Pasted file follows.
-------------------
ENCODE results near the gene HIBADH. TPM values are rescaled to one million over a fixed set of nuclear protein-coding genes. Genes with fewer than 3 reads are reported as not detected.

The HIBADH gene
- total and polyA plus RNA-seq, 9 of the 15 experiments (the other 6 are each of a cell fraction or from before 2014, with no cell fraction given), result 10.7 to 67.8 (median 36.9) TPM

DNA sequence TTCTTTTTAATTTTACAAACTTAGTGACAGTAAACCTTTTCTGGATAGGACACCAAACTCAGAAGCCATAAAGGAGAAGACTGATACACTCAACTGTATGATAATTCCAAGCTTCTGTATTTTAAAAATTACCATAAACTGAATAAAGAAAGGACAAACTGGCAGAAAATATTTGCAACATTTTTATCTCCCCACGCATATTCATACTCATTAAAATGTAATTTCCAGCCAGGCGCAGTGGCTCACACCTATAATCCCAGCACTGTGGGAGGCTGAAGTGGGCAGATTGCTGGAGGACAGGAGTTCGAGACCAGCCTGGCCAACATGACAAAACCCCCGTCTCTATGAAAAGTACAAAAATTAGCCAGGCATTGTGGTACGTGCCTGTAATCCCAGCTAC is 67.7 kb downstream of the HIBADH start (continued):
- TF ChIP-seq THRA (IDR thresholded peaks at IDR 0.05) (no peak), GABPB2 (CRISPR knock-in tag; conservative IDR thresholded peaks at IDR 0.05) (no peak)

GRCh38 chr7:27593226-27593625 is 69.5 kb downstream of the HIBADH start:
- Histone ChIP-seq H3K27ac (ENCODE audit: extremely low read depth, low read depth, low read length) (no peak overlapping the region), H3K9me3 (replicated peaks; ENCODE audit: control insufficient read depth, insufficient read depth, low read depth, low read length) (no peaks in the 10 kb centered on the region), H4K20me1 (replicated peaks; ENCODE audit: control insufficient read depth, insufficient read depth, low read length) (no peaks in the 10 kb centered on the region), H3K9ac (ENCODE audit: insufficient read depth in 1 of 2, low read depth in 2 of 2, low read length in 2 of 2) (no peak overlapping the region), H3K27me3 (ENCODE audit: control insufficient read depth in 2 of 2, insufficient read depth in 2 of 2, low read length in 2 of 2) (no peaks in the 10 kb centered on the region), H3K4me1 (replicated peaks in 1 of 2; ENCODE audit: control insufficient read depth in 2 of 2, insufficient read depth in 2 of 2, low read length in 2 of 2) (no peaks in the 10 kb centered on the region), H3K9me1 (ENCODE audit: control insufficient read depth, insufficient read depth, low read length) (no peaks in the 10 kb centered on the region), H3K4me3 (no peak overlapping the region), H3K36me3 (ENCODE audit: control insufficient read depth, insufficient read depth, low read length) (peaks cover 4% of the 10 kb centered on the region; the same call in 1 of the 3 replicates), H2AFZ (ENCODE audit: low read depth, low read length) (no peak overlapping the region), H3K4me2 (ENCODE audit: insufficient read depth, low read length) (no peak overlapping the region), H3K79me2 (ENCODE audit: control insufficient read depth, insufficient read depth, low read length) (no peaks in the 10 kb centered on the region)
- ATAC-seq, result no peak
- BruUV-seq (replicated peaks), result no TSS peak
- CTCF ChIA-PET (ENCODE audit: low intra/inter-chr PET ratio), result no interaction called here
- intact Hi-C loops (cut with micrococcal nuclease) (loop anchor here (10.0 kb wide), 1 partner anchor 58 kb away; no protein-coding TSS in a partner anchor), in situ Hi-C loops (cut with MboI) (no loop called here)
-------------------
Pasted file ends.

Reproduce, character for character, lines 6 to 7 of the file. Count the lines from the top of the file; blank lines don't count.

GRCh38 chr7:27593226-27593625 is 69.5 kb downstream of the HIBADH start:
- Histone ChIP-seq H3K27ac (ENCODE audit: extremely low read depth, low read depth, low read length) (no peak overlapping the region), H3K9me3 (replicated peaks; ENCODE audit: control insufficient read depth, insufficient read depth, low read depth, low read length) (no peaks in the 10 kb centered on the region), H4K20me1 (replicated peaks; ENCODE audit: control insufficient read depth, insufficient read depth, low read length) (no peaks in the 10 kb centered on the region), H3K9ac (ENCODE audit: insufficient read depth in 1 of 2, low read depth in 2 of 2, low read length in 2 of 2) (no peak overlapping the region), H3K27me3 (ENCODE audit: control insufficient read depth in 2 of 2, insufficient read depth in 2 of 2, low read length in 2 of 2) (no peaks in the 10 kb centered on the region), H3K4me1 (replicated peaks in 1 of 2; ENCODE audit: control insufficient read depth in 2 of 2, insufficient read depth in 2 of 2, low read length in 2 of 2) (no peaks in the 10 kb centered on the region), H3K9me1 (ENCODE audit: control insufficient read depth, insufficient read depth, low read length) (no peaks in the 10 kb centered on the region), H3K4me3 (no peak overlapping the region), H3K36me3 (ENCODE audit: control insufficient read depth, insufficient read depth, low read length) (peaks cover 4% of the 10 kb centered on the region; the same call in 1 of the 3 replicates), H2AFZ (ENCODE audit: low read depth, low read length) (no peak overlapping the region), H3K4me2 (ENCODE audit: insufficient read depth, low read length) (no peak overlapping the region), H3K79me2 (ENCODE audit: control insufficient read depth, insufficient read depth, low read length) (no peaks in the 10 kb centered on the region)